All of these names refer to the same basic thing – applying electricity to the body to increase or decrease activity in the nervous system. The different names come from applying the current in different ways, to different parts of the body, or for different reasons. Part of the problem is the fact that people will say they use a particular kind of electrical stimulation, like Russian electrical stimulation, without ever explaining what it really means.

Generally speaking, the different names reflect either the intended use of the electrical stimulation or the characteristics of the stimulation itself. For example, EMS and Russian electrical stimulation are both generally intended for athletic training, but Russian stimulation uses high frequency sinusoidal waveforms, whereas EMS typically uses lower frequency rectangular waveforms. As another example, TENS units are typically used for pain relief, while NMES units are used to retrain muscles after an injury, even though both TENS and NMES use similar stimulation waveforms.

Instead of trying to solve the problem of the name game, this post provides a brief explanation of the most common types of electrical stimulation and how they are used in therapy. Hopefully, this information will help you to avoid the pitfalls of the name game and choose the right therapeutic modality for your purposes.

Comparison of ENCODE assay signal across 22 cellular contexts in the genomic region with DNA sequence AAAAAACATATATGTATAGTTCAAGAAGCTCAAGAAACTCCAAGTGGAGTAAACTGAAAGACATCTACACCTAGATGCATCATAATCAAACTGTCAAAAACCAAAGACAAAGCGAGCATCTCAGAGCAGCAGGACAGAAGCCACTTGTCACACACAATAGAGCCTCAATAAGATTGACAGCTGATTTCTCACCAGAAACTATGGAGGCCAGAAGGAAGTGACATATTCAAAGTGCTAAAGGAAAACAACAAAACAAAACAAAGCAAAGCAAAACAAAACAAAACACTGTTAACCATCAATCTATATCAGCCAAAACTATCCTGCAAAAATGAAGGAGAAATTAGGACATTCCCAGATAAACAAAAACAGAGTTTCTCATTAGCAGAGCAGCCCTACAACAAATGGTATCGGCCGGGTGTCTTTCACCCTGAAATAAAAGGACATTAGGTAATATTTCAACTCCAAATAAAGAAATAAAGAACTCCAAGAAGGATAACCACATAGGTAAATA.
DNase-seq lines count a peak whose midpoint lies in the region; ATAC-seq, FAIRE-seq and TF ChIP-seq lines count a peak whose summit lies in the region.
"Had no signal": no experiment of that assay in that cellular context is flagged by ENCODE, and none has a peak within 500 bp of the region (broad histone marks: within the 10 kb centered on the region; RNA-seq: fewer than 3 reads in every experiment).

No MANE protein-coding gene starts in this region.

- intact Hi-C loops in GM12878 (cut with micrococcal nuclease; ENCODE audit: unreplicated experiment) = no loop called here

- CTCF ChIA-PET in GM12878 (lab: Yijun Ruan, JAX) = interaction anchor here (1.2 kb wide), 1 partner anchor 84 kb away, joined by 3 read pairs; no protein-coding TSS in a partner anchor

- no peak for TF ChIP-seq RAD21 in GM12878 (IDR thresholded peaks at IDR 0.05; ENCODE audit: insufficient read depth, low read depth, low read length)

• Transcutaneous electrical nerve stimulation (TENS)
    • Intended for temporary pain relief in sore and aching muscles or for symptomatic relief of chronic pain
    • Most pervasive type of electrical stimulation (a search for “TENS units” on brings up over 60,000 results)
    • Typically limited in functionality, but cheap as a result
  • Interferential current (IFC) electrical stimulation
    • Intended for symptomatic relief of acute, chronic, and post-traumatic or post-surgical pain
    • Similar to TENS, but generally more effective and powerful
    • Much less common than TENS, but more functional and more expensive
  • Electrical muscle stimulation (EMS)